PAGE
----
Caz Guiney, Badges for Opening night at NorthCity4, 2012. Reproduced from NorthCity4 blog entry by Romani Benjamin “Badges! Badges! Badges!,” (accessed May 26, 2012)

The  ARI  that  this  report  will  be  focusing  on  is  the  newly  set-up  not-for-profit  organization  NorthCity41  based  in  Victoria.  The  areas  covered  in  this  report  will  be  based  on  how  the  organization  is  run,  who  are  the  practitioners  that  run  the  organization  and  how  these  points  have  influenced  my  decision  on  focusing  on  this  particular  ARI.

As  NorthCity4  is  based  in  Victoria,  the  opportunity  to  visit  the  space  hasn’t  occurred  at  present,  but  from  the  information  gathered  this  particular  space  was  of  interest  because  of  how  it  has  been  arranged  and  the  goals  that  the  board  hope  to  achieve.  They  have  created  a  space  for  makers  to  share  tools  and  bench  space  for  both  long  term  and  short  term  rental,  will be  providing  classes  on  various  techniques  and  will  also  hold  talks  on  range  of  areas  of  interest2.   Their  aim  is  to  ‘…educate  and  be  educated’3  by  providing  for  the  making  community  a  place  that  is  involved  in  both  the  arts  community  and  further  afield.  This  is  shown  through  one  example  which  is  their  involvement  in  the  Moreland  Women’s  Business  Network4.  They  are  also  interested  in  the  issue  of  being  sustainably  focused  in  both  workshop  practices  and  supporting  local  businesses5.

The  artists  who  have  set-up  NorhtCity4  and  who  are  also  the  board  members  are  Romani  Benjamin,  a  glass  artist  and  consultant  for  Media  Arts  Lawyers6;  Katherine  Bowman,  a  jeweller, painter  and  mixed  media  artist7;  Anna  Davern,  a  jeweller  and  teacher8; Caz  Guiney,  a  jeweller  and  educator9,  and  Ali  Limb,  a  jeweller  and  co-founder  and  director  of  gallery  e.g.etal10.  This  diverse  group  are  approximately  in  the  mid-point  of  their  careers,  which  gives  the  organization  a lot  of  expertise  to  draw  on  for  the  running  of  NorthCity4  and  also  their  outside  influences  can  help  it  continue  to  be  relevant  to  the  making  community.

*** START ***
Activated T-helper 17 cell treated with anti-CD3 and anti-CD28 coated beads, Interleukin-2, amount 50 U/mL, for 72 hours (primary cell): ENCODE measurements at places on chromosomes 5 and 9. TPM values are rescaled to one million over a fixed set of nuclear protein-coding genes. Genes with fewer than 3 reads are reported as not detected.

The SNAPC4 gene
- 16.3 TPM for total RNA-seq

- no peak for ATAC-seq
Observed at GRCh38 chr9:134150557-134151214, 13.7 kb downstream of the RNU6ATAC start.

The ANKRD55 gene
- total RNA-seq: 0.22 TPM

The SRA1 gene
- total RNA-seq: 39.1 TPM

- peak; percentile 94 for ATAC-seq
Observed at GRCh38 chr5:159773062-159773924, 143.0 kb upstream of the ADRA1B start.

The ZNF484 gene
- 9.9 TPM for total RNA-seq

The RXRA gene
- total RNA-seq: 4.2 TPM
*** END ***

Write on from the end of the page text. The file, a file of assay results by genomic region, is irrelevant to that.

With  these  facts  in  mind,  my  decision  to  focus  on  NorthCity4  also  stems  from  my  personal  needs  as  an  artist  whose  career  as  at  a  point  is  in  advancing  from  being  a  student.  The  types  of  tenancies  available  at  this  ARI  mean  that  I  could  take  part  in  medium  term  lease  of  approximately  six  months  and  still  be  within  an  environment  of  continual  learning  and  mentorship11. The  other  points ,  which  have  influenced  me,  are  as  follows.

These  are  that  they  are  a  diverse  range  of  makers  whose  careers  have  interested  me  in  both  their  practice  and  in  the  work  that  they  have  made.  Also  the  opportunity  to  try  and  be  part  of  collective  of  like-minded  individuals  but  in  different  surrounding  and  place  from  what  I  am  familiar  with.  By  doing  this  I  would  be  challenging  myself  further  out  of  my  comfort  zone  and  possibly  stretch  myself  artistically  in  ways  that  are  as  yet  unforeseen.

In  this  report  I  hope  I  have  shown  how  NorthCity4  is  run  and  how  these  practitioners  have  chosen  how  to  run  this  ARI  based  on  their  own  experiences  both  in  a  professional  capacity  and  their  personal  choices.  I  also  hope  that  I  have  conveyed  the  reasons  for  my  choice  in  focusing  on  NorthCity4.

1.  Taken  from  Anna  Davern, “Plumbing,”  NorthCity4  blog,

(accessed  March  30, 2012)

2.  Taken  from  “Tenancy,  classes,  Seminars,  About  NC4,” NorthCity4  website

(accessed  March  23,  2012)

3.  Taken  from  “The  Board,”  NorthCity4  website,

(accessed  March  30,  2012)

4.  Taken  from  Katherine  Bowman,  “Honouring  Women  in  Moreland  Awards  2012,”  NorthCity4  blog,

(accessed  March  31,  2012)

5.  Taken  from  entries  from   Anna  Davern, “Plumbing, “  and  “Brunswick  Foodstore,”  NorthCity4  blog,

(accessed  March  30, 2012)

6.  Profile  “Romani  Benjamin,”  NorthCity4  website,

(accessed  March  31, 2012)

7.  Profile  “Katherine  Bowman,”  NorthCity4  website,

(accessed  March  31,  2012)

8.  Profile  “Anna  Davern,”  NorthCity4  website,

(accessed  March  31,  2012)

9.  Profile  “Caz  Guiney,”  NorthCity4  website,

(accessed  March  31, 2012)

10.  Profile  “Ali  Limb,”  NorthCity4  website,

(accessed  March  31, 2012)

11.  Article  on  “Project  Space  Tenancy,”  NorthCity4  website,

(accessed  March  30,  2012)